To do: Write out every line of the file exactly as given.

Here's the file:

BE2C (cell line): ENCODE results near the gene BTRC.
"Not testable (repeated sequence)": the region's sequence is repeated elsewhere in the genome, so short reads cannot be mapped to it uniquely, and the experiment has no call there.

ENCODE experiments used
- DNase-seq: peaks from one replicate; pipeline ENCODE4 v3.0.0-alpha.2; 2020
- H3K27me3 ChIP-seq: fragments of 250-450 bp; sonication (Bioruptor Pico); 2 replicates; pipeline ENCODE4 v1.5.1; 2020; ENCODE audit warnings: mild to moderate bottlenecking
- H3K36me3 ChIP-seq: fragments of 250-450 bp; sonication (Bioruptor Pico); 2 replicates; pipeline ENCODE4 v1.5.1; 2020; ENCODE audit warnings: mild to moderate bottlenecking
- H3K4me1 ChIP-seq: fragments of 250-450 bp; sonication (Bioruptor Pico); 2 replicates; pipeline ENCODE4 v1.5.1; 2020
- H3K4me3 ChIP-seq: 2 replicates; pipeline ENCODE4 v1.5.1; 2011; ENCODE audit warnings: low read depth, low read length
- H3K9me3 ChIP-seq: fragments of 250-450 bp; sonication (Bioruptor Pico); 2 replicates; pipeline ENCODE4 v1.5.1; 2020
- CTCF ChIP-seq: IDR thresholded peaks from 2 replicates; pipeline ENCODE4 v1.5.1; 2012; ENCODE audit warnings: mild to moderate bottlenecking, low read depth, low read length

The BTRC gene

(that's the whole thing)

BE2C (cell line): ENCODE results near the gene BTRC.
"Not testable (repeated sequence)": the region's sequence is repeated elsewhere in the genome, so short reads cannot be mapped to it uniquely, and the experiment has no call there.

ENCODE experiments used
- DNase-seq: peaks from one replicate; pipeline ENCODE4 v3.0.0-alpha.2; 2020
- H3K27me3 ChIP-seq: fragments of 250-450 bp; sonication (Bioruptor Pico); 2 replicates; pipeline ENCODE4 v1.5.1; 2020; ENCODE audit warnings: mild to moderate bottlenecking
- H3K36me3 ChIP-seq: fragments of 250-450 bp; sonication (Bioruptor Pico); 2 replicates; pipeline ENCODE4 v1.5.1; 2020; ENCODE audit warnings: mild to moderate bottlenecking
- H3K4me1 ChIP-seq: fragments of 250-450 bp; sonication (Bioruptor Pico); 2 replicates; pipeline ENCODE4 v1.5.1; 2020
- H3K4me3 ChIP-seq: 2 replicates; pipeline ENCODE4 v1.5.1; 2011; ENCODE audit warnings: low read depth, low read length
- H3K9me3 ChIP-seq: fragments of 250-450 bp; sonication (Bioruptor Pico); 2 replicates; pipeline ENCODE4 v1.5.1; 2020
- CTCF ChIP-seq: IDR thresholded peaks from 2 replicates; pipeline ENCODE4 v1.5.1; 2012; ENCODE audit warnings: mild to moderate bottlenecking, low read depth, low read length

The BTRC gene